The professors were not personally named as defendants in the civil lawsuit.

The case resonated with many female scientists across the country who in private message boards and on social media shared their own experiences working as young academics with more established, male professors who created toxic environments.

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Soon after the lawsuit was filed in November 2018, hundreds of female scientists volunteered to help the Dartmouth students and any other young scientists with professional advice and research mentorship.

The case also drew attention from New Hampshire’s attorney general, who launched a criminal investigation into the professors’ alleged behavior. The matter is still under review, officials with the attorney general’s office said.

More recently New Hampshire lawmakers and several Democratic presidential hopefuls also took stands in support of the women, some of whom wanted to remain anonymous as the case progressed.

For colleges and universities, the cost of such cases reaches beyond the settlement amount, said Mancini, the VCU professor.

They can suffer a loss of prestige and anger donors and alumni, Mancini said.

For aggrieved students, civil lawsuits are proving to be a valuable avenue to get resolution, even as the current US Department of Education moves to roll back the tough sexual harassment regulations adopted under the Obama administration, Mancini said.

It is difficult to calculate how much colleges generally spend to settle sexual harassment claims, because many agreements are done privately, legal experts said.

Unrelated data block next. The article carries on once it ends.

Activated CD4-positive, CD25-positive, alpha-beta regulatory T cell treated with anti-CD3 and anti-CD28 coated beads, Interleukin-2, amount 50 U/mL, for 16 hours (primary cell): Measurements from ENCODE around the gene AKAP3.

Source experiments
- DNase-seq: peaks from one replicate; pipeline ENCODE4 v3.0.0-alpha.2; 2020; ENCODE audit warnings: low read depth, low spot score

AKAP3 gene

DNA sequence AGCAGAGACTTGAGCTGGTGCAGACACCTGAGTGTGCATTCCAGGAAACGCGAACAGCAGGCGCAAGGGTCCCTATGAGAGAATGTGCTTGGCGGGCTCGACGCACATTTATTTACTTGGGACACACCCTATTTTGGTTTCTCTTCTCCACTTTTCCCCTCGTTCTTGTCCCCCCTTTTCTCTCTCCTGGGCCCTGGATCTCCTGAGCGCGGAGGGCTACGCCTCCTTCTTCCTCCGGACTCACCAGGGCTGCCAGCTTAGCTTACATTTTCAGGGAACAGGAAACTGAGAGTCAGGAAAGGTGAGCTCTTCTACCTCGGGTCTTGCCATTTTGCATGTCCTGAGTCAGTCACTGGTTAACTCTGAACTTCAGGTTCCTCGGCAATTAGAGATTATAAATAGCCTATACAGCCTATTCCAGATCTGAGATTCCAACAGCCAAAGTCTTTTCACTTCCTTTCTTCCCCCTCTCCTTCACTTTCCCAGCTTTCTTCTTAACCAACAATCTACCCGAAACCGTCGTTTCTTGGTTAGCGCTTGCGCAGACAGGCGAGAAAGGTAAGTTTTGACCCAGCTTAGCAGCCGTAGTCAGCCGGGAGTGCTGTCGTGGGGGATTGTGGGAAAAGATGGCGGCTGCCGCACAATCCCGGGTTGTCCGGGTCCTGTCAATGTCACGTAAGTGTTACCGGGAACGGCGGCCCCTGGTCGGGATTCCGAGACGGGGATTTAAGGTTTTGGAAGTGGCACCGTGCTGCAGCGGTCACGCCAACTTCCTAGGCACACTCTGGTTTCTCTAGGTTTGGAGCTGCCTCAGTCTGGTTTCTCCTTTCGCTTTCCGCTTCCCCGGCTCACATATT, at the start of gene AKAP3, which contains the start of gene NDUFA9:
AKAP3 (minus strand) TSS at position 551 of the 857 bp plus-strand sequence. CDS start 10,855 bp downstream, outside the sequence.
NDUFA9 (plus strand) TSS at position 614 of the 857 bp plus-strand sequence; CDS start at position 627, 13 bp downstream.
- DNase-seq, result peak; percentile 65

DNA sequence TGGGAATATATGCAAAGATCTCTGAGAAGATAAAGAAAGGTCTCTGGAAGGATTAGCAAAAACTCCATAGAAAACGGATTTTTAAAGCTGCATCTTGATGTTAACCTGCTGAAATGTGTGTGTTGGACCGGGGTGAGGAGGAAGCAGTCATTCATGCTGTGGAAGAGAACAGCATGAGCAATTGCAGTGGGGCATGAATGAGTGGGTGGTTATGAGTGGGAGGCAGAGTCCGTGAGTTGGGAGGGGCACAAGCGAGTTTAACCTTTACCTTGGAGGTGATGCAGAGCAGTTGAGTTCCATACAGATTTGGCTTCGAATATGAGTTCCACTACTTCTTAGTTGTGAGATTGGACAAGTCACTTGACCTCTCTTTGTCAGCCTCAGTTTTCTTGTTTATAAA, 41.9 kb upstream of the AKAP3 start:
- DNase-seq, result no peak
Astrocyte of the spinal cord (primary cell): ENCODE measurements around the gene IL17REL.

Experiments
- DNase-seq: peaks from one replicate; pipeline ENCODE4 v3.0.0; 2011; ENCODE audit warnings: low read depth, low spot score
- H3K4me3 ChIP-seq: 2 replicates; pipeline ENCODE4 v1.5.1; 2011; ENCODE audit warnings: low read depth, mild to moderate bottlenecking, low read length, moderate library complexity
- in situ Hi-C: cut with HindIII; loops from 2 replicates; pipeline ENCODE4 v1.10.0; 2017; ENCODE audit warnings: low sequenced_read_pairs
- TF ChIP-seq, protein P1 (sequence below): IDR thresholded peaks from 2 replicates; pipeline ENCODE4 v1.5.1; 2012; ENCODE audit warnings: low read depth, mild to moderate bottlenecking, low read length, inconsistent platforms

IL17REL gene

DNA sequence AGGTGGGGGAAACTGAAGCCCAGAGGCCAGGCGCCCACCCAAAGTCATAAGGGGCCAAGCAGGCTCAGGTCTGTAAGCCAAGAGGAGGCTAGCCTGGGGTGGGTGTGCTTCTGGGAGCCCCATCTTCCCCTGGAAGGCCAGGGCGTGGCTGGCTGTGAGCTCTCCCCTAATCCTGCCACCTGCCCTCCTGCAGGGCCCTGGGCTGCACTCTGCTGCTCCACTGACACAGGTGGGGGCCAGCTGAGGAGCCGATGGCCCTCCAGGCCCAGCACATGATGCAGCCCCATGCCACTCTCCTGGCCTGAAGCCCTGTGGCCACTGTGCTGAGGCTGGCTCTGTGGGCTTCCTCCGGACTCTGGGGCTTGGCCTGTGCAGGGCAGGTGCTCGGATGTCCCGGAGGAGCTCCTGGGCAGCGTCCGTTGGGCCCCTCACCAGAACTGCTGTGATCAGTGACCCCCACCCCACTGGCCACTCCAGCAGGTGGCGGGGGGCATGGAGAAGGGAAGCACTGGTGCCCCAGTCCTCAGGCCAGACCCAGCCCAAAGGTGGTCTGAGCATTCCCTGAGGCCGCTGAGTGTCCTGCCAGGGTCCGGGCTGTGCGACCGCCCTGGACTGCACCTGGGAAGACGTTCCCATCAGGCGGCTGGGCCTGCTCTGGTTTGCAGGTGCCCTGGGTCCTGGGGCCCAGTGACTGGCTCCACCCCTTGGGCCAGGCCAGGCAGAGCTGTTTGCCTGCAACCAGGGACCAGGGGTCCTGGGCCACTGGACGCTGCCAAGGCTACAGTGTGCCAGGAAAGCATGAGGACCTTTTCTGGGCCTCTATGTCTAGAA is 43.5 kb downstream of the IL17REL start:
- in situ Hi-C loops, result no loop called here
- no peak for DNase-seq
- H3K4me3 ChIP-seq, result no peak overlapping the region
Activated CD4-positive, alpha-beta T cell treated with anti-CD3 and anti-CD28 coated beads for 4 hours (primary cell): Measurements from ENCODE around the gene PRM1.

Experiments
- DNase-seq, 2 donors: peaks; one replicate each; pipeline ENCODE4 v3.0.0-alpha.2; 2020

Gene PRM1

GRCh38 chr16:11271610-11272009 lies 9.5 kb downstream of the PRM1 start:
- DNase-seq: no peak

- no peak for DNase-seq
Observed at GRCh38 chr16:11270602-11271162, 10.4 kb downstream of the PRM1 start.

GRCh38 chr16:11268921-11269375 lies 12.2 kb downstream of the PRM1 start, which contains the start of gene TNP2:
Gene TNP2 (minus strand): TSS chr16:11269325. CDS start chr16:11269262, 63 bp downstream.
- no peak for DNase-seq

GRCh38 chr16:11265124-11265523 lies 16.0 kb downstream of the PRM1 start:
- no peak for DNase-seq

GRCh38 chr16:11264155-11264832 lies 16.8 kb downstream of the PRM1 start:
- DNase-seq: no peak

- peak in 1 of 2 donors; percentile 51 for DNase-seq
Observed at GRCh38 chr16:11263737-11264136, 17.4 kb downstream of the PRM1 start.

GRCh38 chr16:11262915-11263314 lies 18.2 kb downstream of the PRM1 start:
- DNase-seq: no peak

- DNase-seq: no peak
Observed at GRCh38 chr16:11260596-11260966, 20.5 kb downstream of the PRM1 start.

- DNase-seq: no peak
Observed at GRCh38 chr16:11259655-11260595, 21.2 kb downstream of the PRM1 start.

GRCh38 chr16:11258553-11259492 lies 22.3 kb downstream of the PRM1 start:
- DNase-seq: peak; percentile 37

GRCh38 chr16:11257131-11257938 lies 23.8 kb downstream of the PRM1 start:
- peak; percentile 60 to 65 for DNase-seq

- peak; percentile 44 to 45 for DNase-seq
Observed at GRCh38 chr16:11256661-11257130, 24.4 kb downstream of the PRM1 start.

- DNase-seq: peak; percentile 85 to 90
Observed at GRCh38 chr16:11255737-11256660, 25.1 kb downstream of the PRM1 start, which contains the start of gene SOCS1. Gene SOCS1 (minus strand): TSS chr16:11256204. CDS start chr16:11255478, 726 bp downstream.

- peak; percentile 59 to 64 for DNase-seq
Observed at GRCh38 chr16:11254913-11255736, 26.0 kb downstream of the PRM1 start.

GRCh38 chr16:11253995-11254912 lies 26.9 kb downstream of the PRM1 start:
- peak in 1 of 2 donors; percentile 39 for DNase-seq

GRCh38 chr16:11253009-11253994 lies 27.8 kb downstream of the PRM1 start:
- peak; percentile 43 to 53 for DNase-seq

The Chronicle of Higher Education in 2017 estimated that colleges spent about $200,000 on average to settle sexual assault lawsuits.

In 2016, the University of Tennessee spent $2.48 million to settle claims with eight women.

More recent blockbuster lawsuits have upped the financial cost to universities.

In June, the University of Southern California agreed to a $215 million class-action settlement to resolve sexual abuse allegations against a former campus gynecologist. But that case potentially involved 17,000 women who could be eligible to receive between $2,500 and $250,000, according to news reports.

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Last year, Michigan State University reached a $500 million settlement with sexual assault survivors of Larry Nassar, the former USA Gymnastics national team doctor. The university agreed to spend the money to pay 332 current victims and any future ones.

The Dartmouth settlement is smaller than these high-profile cases involving one serial abuser, said Scott Schneider,a Texas attorney who works on sexual harassment cases.

But Dartmouth’s settlement “is pretty sizable,” Schneider said.

The number of Dartmouth students who could qualify for a settlement remains unclear but is likely to be fewer than 50, according to legal experts.

The size of the individual settlements will be determined later.

Both sides will submit the complete settlement agreement in federal district court on Aug. 20 for the judge’s approval.


Deirdre Fernandes can be reached at deirdre.fernandes@globe.com. Follow her on Twitter @fernandesglobe.